Thank-you for such an info packed post!!
Enjoy, Beanie! Laura will be glad to hear that!
I hitchhiked in China with a guy who was obsessed with Bruce Lee. I had no idea he was such an icon! Sort of makes me want to visit Hong Kong for him alone, ha. And of course all of your other tips!
HK is my favorite city! It’s beautiful! I don’t think I’d be able to live there though. It’s too congested.
I loved the Bruce Lee exhibit, I went for their free day, I think it’s Wednesday and it was awesome. Watched the Bruce Lee documentary and learned so much.
Such a great post! I am SUCH a fan of food tours so that would be the first thing I’d do. Also, I love the tip about the star ferry! Thanks for sharing.
Happy travels 🙂
You are KILLING me with this post. Dim sum is one of my favorites, and Justin and I just recently discovered this Indian restaurant here and we can’t. stop. going. back. I’m pretty sure they put crack in the masala. And now my mouth is watering thinking about your Hong Kong dining experiences.
I lived in HK for two years and loved it – your post made me feel nostalgic! I want to go back and visit soon…mostly for the dim sum 😉
If you decide to go back at any point to check out the places that you missed, feel free to send me a message. I also wrote a few posts about living in HK on my blog:
You’re an awesome writer and inspire me to travel more! I’ve really enjoyed your blog, so thanks for putting so much effort and heart into it.
Thank you so much, Steph! I appreciate that.
oh I love Hong Kong for so many things.. the shopping, the food, and simply just strolling down the city to look around.. And there’s one of my favorite movies called Chungking Express that was shot at the Chungking Mansions.. Definitely one of the must-visit places in my trip there.
Looks like you really did enjoy Hong Kong Kate. I am thinking of going later in the year so have taken a lot of notes on your post, especially that food tour.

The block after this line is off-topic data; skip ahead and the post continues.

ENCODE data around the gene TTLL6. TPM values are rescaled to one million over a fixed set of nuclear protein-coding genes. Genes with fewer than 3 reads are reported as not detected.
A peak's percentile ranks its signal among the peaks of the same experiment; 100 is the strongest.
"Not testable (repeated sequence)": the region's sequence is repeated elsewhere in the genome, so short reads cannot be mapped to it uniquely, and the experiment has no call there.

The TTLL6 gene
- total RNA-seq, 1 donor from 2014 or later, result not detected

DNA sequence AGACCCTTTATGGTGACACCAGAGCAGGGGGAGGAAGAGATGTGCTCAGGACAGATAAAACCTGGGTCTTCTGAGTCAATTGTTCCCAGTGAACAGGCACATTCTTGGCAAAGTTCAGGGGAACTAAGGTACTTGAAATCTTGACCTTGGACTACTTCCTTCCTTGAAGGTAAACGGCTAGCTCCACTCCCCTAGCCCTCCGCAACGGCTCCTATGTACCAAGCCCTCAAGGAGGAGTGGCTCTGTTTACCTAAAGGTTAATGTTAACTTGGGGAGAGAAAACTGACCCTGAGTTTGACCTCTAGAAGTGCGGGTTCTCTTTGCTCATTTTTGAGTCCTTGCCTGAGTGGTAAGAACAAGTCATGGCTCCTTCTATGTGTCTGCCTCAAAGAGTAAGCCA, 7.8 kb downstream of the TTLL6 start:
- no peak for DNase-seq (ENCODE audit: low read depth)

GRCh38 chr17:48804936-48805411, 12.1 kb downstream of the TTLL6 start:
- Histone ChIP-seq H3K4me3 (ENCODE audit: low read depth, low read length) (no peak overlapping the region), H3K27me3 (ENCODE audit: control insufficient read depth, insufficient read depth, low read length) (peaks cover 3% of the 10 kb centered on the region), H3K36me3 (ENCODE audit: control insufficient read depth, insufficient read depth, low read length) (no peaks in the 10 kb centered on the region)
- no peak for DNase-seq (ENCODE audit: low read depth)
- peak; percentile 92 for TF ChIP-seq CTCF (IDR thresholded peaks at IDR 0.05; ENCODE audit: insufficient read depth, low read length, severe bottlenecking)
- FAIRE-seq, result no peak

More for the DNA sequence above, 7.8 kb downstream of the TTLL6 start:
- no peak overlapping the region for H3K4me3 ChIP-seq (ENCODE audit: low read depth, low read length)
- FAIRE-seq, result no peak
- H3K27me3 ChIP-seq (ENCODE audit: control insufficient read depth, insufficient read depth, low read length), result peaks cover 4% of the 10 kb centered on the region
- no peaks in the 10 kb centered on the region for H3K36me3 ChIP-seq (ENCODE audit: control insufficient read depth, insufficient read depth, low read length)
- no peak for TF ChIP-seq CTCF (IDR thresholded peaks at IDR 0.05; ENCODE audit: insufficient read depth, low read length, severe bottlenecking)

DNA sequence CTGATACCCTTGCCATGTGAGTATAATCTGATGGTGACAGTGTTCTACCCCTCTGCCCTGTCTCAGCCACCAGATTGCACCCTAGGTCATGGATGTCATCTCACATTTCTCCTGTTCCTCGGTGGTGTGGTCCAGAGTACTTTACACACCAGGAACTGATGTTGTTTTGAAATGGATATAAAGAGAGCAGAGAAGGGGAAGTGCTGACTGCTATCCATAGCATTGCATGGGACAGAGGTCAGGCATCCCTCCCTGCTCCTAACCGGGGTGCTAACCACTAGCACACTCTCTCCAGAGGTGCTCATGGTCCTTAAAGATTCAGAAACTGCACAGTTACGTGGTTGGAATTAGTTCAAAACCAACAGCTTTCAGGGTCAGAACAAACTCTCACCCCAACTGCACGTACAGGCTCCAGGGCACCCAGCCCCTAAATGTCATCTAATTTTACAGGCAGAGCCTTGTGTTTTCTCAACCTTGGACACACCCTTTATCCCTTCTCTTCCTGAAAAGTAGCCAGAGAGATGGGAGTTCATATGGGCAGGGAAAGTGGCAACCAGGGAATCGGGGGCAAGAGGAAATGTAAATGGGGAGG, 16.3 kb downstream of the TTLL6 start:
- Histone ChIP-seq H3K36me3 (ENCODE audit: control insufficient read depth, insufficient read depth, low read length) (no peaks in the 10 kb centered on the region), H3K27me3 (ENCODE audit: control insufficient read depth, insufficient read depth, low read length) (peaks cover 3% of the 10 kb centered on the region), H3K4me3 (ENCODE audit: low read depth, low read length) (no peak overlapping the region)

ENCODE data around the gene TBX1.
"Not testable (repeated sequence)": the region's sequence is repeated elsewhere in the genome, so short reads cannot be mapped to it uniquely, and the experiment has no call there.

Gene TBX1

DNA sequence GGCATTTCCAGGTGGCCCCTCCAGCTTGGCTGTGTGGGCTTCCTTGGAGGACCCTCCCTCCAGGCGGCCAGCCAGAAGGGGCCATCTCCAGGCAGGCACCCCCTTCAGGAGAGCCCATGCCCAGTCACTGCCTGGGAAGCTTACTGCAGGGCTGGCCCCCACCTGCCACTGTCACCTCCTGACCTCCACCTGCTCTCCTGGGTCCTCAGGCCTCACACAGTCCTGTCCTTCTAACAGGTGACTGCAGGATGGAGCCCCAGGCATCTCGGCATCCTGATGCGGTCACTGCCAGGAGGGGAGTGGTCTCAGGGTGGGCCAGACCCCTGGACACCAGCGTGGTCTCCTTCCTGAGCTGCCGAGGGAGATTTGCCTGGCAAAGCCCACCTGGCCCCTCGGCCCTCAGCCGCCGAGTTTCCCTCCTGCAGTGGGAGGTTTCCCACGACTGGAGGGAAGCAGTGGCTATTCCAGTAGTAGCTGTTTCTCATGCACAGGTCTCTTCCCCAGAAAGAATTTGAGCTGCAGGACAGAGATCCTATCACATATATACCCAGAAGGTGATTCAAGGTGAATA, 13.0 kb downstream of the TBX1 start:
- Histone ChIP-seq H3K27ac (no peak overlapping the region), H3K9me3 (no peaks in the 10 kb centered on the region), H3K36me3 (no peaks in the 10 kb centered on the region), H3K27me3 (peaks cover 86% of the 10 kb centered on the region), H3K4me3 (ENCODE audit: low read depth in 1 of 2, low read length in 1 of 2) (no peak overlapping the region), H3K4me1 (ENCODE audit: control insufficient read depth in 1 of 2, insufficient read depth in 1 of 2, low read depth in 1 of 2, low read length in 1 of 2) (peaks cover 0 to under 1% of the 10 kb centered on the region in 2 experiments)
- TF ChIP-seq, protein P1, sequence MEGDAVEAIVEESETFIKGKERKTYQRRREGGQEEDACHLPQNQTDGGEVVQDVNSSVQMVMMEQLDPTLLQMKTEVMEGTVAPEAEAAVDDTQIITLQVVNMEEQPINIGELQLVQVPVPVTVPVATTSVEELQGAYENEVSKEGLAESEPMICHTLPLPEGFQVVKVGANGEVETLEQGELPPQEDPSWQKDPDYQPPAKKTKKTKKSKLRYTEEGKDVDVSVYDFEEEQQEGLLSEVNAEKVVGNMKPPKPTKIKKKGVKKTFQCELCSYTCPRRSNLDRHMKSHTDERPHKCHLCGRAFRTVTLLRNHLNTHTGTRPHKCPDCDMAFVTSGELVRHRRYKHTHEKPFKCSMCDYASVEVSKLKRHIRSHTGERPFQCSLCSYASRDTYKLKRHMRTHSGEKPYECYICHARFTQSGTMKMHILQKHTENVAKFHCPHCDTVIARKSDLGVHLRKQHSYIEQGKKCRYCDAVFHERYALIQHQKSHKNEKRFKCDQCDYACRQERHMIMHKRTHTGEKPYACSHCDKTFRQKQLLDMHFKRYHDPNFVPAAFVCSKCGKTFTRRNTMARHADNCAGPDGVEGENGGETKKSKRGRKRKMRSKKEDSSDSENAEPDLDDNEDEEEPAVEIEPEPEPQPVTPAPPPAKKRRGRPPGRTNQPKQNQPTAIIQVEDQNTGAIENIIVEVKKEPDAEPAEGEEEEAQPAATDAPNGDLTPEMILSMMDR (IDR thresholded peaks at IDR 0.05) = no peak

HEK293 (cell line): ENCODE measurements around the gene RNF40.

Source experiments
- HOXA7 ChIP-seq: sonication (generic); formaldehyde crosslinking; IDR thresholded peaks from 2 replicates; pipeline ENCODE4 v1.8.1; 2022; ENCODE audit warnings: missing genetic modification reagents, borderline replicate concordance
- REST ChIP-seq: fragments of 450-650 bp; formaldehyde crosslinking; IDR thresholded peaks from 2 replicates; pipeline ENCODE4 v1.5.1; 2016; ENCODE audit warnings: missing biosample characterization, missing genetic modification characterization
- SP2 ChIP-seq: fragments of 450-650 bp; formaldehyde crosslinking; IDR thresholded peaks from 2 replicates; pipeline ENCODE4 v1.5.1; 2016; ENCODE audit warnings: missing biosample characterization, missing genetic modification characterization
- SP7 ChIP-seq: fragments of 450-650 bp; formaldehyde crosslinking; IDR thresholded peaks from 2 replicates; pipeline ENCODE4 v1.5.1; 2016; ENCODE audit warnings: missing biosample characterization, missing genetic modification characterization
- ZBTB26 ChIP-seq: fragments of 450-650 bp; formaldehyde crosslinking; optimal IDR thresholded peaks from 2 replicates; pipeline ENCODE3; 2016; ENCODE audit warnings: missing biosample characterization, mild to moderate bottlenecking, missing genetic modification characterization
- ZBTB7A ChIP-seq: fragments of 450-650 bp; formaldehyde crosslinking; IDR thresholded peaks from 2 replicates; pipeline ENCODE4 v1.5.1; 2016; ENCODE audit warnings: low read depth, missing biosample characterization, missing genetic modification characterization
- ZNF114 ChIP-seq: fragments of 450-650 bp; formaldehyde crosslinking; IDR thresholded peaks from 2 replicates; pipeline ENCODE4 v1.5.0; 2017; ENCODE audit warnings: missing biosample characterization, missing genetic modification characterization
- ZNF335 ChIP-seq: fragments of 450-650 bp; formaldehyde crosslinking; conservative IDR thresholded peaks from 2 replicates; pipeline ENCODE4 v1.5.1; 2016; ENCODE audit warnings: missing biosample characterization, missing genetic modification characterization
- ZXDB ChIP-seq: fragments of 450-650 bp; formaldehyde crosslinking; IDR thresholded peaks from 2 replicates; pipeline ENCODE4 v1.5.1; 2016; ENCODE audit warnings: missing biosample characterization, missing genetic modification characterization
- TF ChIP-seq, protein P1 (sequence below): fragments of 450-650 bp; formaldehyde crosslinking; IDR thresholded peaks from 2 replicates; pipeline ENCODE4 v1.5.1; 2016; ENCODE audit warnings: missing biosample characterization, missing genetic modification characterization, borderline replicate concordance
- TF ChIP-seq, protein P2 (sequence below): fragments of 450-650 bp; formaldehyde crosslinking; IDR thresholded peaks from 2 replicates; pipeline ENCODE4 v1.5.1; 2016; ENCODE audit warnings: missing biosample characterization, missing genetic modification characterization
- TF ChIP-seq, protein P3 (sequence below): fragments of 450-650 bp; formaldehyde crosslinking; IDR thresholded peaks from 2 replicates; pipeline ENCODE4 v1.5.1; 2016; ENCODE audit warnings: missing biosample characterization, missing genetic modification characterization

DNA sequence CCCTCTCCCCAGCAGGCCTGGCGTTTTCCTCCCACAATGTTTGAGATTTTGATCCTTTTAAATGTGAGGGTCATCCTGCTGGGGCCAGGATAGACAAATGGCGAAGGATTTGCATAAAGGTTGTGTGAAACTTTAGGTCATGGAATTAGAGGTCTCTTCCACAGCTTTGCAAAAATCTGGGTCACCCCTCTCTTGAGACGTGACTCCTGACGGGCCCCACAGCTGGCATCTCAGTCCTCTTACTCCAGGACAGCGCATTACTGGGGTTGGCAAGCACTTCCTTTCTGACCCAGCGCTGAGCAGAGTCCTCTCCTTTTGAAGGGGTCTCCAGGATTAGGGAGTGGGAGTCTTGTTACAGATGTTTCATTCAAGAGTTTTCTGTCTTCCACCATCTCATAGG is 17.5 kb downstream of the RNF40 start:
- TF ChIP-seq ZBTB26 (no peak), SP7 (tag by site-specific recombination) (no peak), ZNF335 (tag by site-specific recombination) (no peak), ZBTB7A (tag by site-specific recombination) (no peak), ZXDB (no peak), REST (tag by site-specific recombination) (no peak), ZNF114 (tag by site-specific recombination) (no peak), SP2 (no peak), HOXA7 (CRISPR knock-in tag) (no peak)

You’ll love it, Jen!
When I visited Hong Kong way back in 2009, I actually stayed in one of those cheap guesthouses in Chungking Mansions. Needless to say, I was somewhat disappointed when I arrived after booking online with the word ‘mansions’ in the name!
WOW. I feel like that’s a quintessential HK experience, Sam — I feel like I need to try it myself sometime! But only for one night…
Wow, you were certainly busy! It’s so awesome that you were able to stay with a local family. It really changes the way you experience a new country/culture!
So glad you enjoyed HK! Now you know why I just had to move back here. 🙂
I see it SO CLEARLY now!
You’re right, HK is an amazing city, in my Top Five. Favorite Hong Kong Experiences (where to start?):
1) 10,000 Buddhas
2) Walking Dragon’s Back
3) Hiking Victoria’s Peak
4) Open air bus ride around Kowloon
5) Bo Innovation restaurant
6) Cable car ride to the Big Buddha
7) Man Mo Temple
I was last there a couple of years ago and, like you, absolutely LOVE Hong Kong 🙂
My favorite thing to do though was to go backwards and forwards on the Star Ferry (did it six times one day 🙂 as I just loved the boat ride plus it was so absolutely dirt cheap I could travel backwards and forwards many times for less than a dollar. Just about the only cheap thing in Hong Kong though, LOL.
Lovely photos, btw.
I think the title of your blog is quite misleading. You are not traveling solo, you have a man with you. So “solo female travel blog” is way off the mark.
Hi, Claire — I’m currently traveling with my fiance, but not for the entire trip — I go off and travel on my own during it, and prior to this trip in particular, I traveled alone extensively for years. But it’s not just about me — this site is for you. This site has always been and will always be a source for solo female travelers, which is why I write about travel topics concerning safety, gear, packing and advice for others.
Yep! I’ve been to Hong Kong and it’s one of my very favourite cities! I love the fact that it has a very British feel, is safe and enormously easy to move around. I went in the 90’s and I had jasmine tea for the first time, dim sum, bird’s nest, 100 day old eggs and other things that I was loathe to ask what they were. Hong Kong was also the place that I learnt to use chop-sticks not that anyone asked! I was also given a stove, raw meat and encouraged to get on with it. So I did!
I met so many expats here and they were great and welcomed me with open arms. I also went to one of the local markets where the police came and everyone packed up pretty swiftly, so I just followed everybody else!
Haha the Liam Neeson comment!
After eating Dim Sum in Chicago this weekend, your post is seriously making me want to get on the next flights to take Laura’s food tour! I’ll be marking this down as a must if I make it to Hong Kong this year.
She’ll be happy to hear that! 🙂 I loved her tour.
Again, this only strengthens my desire to visit Hong Kong! I will be bookmarking this for my future trip, possibly for next year when I go to Japan. I could a couple of days in Hong Kong while I’m in Asia!